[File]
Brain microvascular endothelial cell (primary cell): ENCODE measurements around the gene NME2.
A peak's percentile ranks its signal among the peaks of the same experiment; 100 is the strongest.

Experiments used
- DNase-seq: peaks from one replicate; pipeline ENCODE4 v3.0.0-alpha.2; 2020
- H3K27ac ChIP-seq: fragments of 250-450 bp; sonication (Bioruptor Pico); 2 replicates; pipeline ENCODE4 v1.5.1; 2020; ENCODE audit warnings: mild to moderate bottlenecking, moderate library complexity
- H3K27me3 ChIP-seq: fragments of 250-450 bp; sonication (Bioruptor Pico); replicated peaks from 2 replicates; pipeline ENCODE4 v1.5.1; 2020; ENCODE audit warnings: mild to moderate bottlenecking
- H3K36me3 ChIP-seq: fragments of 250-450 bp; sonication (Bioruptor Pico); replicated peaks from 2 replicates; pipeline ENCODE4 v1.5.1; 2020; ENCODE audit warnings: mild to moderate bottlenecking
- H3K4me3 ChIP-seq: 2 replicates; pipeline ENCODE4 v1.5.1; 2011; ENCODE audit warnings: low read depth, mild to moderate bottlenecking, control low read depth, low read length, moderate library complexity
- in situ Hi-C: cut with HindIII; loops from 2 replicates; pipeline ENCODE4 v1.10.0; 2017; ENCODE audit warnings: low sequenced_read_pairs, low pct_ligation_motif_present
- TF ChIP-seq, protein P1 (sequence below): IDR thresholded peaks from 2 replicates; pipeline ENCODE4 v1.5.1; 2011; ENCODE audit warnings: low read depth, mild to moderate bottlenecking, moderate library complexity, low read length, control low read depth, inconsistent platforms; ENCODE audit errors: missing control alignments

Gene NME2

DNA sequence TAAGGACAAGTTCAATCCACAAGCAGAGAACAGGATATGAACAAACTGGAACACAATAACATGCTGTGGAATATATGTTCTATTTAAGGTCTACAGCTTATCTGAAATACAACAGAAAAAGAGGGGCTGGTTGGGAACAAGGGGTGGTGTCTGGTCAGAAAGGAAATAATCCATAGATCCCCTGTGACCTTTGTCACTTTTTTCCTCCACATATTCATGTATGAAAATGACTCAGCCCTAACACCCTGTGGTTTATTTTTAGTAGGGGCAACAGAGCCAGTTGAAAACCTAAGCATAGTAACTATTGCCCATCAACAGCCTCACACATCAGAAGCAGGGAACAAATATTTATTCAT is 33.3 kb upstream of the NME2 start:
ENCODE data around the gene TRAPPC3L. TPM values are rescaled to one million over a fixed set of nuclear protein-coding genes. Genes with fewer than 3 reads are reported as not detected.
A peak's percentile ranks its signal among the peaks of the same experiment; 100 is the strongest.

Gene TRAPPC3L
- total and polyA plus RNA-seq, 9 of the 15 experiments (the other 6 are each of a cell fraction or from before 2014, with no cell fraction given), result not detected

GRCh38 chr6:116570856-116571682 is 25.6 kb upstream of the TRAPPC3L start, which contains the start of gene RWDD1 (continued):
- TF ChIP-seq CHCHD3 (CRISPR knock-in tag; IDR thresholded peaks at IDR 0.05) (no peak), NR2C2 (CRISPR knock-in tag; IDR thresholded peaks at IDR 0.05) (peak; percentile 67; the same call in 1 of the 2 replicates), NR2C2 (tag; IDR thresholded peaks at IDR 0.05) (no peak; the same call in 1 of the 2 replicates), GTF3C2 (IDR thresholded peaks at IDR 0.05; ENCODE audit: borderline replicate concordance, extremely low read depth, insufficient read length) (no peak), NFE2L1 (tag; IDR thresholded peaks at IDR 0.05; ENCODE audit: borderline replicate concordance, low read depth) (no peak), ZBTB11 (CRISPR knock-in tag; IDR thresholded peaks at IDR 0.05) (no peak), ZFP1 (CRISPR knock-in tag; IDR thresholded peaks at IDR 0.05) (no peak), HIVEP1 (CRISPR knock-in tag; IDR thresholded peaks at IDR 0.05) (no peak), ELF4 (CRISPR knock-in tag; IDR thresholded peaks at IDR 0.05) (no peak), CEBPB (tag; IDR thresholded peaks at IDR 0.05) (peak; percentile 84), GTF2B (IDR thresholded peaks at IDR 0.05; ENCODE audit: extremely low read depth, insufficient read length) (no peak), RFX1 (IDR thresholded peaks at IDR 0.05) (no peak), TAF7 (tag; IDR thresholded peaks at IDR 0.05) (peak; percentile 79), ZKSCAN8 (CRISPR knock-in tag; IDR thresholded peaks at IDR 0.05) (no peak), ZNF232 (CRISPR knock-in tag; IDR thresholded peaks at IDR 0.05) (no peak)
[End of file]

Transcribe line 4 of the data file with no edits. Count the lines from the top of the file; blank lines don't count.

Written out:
- DNase-seq: peaks from one replicate; pipeline ENCODE4 v3.0.0-alpha.2; 2020